Leafrollers on Strawberries

Green to grayish brown, half-inch long caterpillars that roll up in the leaves in silk webbing and feed on leaves. A clean garden is the best prevention.

Leafrollers on Strawberries
Leafroller caterpillar on a green leaf. Photo credit: Shutterstock/Garmasheva Natalia
Leafroller caterpillar on a green leaf. Photo credit: Shutterstock/Garmasheva Natalia

If your strawberry plants are home to small caterpillars come spring, there's a good chance you're dealing with leafrollers. But don't panic—in many instances, these garden pests are annoying but not necessarily harmful. However, there are a number of strategies to prevent and get rid of leafrollers if they get out of hand.

How to get rid of leafrollers on strawberries

What are leafrollers?

Leafroller caterpillars are common pests in the United States. They're actually moth larvae. Adult moths lay eggs on the undersides of strawberry leaves in the spring, which then hatch and feed on the plants. As they munch, leafrollers then roll themselves up—hence the name—in silk webbing on strawberry leaves. They grow to about a half-inch long and change from green to grayish brown as they grow.

Are leafrollers on strawberries a problem?

While they may be unsightly and alarming, a few leafrollers aren't necessarily a problem. It takes a lot of leafrollers to truly damage a plant, so most gardeners just live with them. However, if roughly 20 percent or more of the leaves become infested, strawberry fruits may become deformed. Infested leaves can turn brown and die so that the entire bed takes on a brownish cast and produces fewer runners.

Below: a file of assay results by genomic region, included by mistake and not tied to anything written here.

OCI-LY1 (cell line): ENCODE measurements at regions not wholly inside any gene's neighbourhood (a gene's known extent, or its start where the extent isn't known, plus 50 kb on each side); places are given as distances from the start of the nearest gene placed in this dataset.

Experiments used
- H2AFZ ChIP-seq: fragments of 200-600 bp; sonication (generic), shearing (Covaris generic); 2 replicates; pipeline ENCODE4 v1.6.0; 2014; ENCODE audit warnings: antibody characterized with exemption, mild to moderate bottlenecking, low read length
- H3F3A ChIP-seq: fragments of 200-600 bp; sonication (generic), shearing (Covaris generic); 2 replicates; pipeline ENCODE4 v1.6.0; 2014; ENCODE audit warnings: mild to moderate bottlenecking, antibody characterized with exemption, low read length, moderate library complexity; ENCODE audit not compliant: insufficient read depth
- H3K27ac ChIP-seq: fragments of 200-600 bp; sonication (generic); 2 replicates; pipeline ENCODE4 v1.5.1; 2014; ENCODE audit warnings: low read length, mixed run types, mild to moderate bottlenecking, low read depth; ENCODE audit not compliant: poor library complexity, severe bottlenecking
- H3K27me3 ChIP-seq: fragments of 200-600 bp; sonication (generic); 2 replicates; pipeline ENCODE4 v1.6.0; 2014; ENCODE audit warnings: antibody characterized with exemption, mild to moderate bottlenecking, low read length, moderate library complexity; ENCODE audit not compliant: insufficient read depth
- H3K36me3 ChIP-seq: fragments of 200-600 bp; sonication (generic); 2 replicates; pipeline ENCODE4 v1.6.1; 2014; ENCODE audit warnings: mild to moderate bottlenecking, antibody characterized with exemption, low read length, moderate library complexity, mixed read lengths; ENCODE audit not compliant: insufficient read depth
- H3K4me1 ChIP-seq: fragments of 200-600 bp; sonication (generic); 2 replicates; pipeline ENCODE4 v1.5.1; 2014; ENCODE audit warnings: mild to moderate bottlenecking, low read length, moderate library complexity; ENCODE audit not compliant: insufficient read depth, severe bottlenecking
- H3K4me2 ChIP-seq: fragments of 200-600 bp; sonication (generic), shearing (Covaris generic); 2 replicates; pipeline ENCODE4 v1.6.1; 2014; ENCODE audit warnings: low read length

How do I prevent leafrollers on strawberries?

Leafroller prevention begins at the end of the season. Leafrollers spend the winter as pupae in rolled leaves or as larvae on the ground under old mulch or leaf litter, so be sure to clean up the garden each fall. Remove old mulch under plants and clear out as many rolled leaves as possible.

What should I do if I have leafrollers on strawberries?

First of all, don't panic! It takes a lot of leafrollers to cause serious damage. If you see only a handful, the easiest thing to do is just leave them alone.

However, if they start to damage 20 percent of the plant or more, or come back yearly, you can spray the leaves in the spring with an insecticide, such as Ortho® Insect, Mite & Disease 3-in-1 Ready to Use, according to label directions. The spray will work best if you apply it before the caterpillars get inside the roll and make sure to cover the undersides of the leaves where the young pests begin feeding.

Need more info and local pesticide recommendations? Contact your regional Extension agent. You can find the nearest Extension office through the Cooperative Extension System map.

While finding leafrollers is never fun, it doesn't automatically mean your strawberry plants are doomed. Whether you let them be or decide to spray, there's still a solid chance you'll be able to enjoy tasty homegrown strawberries this year.

An adult strawberry leafroller. Photo credit: Csaba Szaboky, Bugwood.org
An adult strawberry leafroller. Photo credit: Csaba Szaboky, Bugwood.org